https://restless.co.uk/health/healthy-mind/benefits-of-being-curious/

Curiosity stop your brain from decreasing in its powers as you get older. But be aware of this is still illegal to look through people’s bedroom windows when they are getting undressed. And I don’t have to tell you all the other things that are illegal because there are plenty of things that are legal and interesting and fascinating and you can start a journal and the first line is 3 things I am curious about do not include any of the royal family, the British or any other nationality.I.t’s got to be something worthwhile. Like having fantasies about blowing up the House of Commons and why did Guy Fawkes fail and then how you would do it and this might come in useful but it will be interesting anyway

If I don’t post on my blog tomorrow it will be because I’ve been arrested for sedition.

Whatever sedition is as Prince Charles might have said

Mary and the curtains

Mary was admiring her curtains :;what a wonderful sense of colour this woman had. It was the one thing which her mother had praised her for . She had not been praised for becoming top of the class at the convent school not for getting a degree. No Mary realised that her mother has a sense of colour because it will be useful when Mary got married and had to make her own curtains.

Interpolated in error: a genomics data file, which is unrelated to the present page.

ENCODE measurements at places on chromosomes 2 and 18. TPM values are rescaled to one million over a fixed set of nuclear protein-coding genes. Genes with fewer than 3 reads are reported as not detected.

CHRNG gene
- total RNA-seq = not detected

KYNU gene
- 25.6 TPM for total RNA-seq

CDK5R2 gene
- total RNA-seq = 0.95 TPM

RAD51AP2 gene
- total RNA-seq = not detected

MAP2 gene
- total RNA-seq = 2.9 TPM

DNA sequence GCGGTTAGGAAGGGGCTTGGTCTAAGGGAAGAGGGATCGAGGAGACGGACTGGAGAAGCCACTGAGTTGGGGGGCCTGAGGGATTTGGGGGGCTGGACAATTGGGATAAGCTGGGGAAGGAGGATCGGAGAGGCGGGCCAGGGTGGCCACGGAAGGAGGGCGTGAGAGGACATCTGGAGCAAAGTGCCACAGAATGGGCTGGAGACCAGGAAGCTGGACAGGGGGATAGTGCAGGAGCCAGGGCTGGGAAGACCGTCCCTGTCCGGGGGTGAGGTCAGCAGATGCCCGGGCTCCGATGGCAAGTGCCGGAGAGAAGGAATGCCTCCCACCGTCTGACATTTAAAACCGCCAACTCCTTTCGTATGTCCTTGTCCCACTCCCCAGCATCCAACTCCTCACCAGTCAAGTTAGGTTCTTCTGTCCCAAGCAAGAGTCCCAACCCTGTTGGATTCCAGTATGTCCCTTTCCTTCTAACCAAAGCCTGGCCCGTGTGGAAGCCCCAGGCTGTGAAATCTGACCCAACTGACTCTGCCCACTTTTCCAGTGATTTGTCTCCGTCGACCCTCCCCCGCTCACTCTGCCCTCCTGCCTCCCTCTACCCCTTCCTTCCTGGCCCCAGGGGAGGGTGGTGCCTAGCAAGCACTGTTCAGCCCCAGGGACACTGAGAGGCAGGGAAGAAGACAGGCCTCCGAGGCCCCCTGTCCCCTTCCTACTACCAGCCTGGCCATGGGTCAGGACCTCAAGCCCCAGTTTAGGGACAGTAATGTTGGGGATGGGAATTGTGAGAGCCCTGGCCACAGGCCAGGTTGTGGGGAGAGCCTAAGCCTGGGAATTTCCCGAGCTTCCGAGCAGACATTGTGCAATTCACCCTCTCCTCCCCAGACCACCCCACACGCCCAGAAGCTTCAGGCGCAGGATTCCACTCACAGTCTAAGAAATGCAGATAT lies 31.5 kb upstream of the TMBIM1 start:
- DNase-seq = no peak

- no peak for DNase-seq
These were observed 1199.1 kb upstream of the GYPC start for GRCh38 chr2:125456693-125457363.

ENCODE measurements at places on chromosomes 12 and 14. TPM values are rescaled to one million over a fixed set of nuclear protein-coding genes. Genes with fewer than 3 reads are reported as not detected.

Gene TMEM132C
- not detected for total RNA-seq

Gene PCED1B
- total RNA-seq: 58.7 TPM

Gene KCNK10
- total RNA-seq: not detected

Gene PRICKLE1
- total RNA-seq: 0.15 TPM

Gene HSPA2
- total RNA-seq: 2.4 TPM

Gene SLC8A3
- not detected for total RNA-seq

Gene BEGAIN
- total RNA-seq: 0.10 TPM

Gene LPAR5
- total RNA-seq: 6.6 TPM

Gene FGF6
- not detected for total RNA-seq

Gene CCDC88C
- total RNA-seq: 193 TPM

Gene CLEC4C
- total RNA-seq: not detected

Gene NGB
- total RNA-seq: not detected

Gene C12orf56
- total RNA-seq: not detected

What a nuisance Mary was no good with the sewing machine. In fact she was afraid of it. That’s one sure way of getting out of a task. Be afraid of the sewing machine clumsy with the knitting needles and when asked to make a cake always put the oven at the wrong temperature so this is either burnt or it is not ready when the visitors come.

And if people know you’re good at making cakes you will get more and more visitors and you won’t have time to read the Oxford dictionary of abstract words or the Oxford dictionary of new words. It is be very hard if we had to spend all the time making cakes and not being allowed to read a book.

Mary was no good at making her own clothes. She had to get a science degree so she could earn her own money. She was terrified of being on the dole and did not want to go on the game as ehe was a virgin. That’s her version of it

When Mary got married to Stan she told him that she did not make cakes and she did not make curtains. Fortunately they could afford to choose the fabric and then get someone else to make it into curtains,

It’s very important to learn about colour unless you go to art school it’s not often discussed in school. Colourcan help you to recover from illness…….